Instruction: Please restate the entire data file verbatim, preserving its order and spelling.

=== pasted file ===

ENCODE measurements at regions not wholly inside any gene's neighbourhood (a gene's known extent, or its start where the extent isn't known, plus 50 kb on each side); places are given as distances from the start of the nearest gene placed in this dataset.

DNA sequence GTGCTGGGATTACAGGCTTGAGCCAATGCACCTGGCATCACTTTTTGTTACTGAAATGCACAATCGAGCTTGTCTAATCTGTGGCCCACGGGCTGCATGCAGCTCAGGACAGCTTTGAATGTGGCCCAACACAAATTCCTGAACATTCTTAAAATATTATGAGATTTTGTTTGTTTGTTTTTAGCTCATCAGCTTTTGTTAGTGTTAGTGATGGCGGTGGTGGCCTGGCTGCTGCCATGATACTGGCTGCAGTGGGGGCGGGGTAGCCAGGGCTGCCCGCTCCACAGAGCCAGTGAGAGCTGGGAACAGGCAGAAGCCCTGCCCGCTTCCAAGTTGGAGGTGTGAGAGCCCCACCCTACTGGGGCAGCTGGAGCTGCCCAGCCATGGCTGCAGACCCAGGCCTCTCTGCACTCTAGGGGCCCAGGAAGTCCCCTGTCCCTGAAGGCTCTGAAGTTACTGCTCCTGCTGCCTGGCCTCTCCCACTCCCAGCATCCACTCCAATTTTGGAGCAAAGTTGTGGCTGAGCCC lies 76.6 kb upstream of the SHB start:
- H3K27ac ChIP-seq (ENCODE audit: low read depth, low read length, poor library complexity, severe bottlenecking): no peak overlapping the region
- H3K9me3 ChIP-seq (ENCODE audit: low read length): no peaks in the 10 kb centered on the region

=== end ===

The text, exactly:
ENCODE measurements at regions not wholly inside any gene's neighbourhood (a gene's known extent, or its start where the extent isn't known, plus 50 kb on each side); places are given as distances from the start of the nearest gene placed in this dataset.

DNA sequence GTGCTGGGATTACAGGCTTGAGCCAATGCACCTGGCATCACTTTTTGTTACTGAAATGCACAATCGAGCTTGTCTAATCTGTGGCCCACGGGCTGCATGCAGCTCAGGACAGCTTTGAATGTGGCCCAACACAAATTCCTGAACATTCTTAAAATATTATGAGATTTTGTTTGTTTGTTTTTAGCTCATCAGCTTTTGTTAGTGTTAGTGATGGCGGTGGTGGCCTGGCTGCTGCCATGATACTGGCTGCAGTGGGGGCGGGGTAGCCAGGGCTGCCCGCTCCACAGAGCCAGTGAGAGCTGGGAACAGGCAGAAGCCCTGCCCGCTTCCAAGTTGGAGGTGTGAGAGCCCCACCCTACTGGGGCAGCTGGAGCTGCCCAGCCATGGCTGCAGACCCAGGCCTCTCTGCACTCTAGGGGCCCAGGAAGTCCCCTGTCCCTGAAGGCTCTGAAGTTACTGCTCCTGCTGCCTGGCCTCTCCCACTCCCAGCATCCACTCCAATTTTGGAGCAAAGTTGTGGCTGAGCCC lies 76.6 kb upstream of the SHB start:
- H3K27ac ChIP-seq (ENCODE audit: low read depth, low read length, poor library complexity, severe bottlenecking): no peak overlapping the region
- H3K9me3 ChIP-seq (ENCODE audit: low read length): no peaks in the 10 kb centered on the region